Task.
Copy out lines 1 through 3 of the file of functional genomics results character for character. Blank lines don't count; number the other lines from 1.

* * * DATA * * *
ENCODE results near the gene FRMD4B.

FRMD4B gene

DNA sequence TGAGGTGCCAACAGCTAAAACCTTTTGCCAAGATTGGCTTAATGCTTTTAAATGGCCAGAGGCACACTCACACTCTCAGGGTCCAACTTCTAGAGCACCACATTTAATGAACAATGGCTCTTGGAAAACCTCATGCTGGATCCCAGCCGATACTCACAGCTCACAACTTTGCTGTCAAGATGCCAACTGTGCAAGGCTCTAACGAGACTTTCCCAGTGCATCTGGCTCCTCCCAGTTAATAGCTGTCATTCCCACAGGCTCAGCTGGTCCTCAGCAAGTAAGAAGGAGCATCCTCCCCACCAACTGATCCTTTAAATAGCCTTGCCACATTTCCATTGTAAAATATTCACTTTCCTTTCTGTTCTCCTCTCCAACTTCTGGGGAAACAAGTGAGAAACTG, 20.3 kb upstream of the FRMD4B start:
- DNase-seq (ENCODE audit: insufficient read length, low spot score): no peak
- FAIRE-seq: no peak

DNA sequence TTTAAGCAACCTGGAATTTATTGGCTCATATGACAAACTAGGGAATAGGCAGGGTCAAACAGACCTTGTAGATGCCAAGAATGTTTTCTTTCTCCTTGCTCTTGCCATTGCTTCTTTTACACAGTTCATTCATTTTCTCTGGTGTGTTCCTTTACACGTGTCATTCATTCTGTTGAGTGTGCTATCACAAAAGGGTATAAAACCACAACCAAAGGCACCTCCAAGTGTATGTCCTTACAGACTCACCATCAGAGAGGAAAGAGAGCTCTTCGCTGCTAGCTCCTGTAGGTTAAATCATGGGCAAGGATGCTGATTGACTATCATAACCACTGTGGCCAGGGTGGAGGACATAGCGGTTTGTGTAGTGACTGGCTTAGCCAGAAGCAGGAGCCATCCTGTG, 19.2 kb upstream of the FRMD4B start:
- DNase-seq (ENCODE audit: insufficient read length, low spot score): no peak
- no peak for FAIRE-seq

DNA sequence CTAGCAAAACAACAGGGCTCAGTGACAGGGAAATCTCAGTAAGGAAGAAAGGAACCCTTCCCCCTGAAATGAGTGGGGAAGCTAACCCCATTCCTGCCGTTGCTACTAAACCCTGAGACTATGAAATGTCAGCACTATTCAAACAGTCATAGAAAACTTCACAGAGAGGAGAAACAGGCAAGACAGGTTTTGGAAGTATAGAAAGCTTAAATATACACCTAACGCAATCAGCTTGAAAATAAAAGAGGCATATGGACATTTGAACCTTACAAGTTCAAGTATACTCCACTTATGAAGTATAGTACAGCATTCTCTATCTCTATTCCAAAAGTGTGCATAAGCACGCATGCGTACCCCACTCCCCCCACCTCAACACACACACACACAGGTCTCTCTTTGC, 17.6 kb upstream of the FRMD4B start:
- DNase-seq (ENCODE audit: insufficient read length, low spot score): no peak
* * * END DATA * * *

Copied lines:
ENCODE results near the gene FRMD4B.

FRMD4B gene

DNA sequence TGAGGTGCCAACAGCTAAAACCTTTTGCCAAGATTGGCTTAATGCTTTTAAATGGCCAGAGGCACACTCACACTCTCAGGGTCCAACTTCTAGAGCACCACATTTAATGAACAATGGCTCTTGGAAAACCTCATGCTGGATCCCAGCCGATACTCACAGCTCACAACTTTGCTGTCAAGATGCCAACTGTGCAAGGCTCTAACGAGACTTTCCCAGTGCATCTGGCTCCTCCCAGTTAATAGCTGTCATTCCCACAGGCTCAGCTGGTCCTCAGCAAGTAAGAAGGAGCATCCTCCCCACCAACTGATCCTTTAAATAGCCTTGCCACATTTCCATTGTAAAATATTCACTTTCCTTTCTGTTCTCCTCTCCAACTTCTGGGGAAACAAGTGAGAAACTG, 20.3 kb upstream of the FRMD4B start: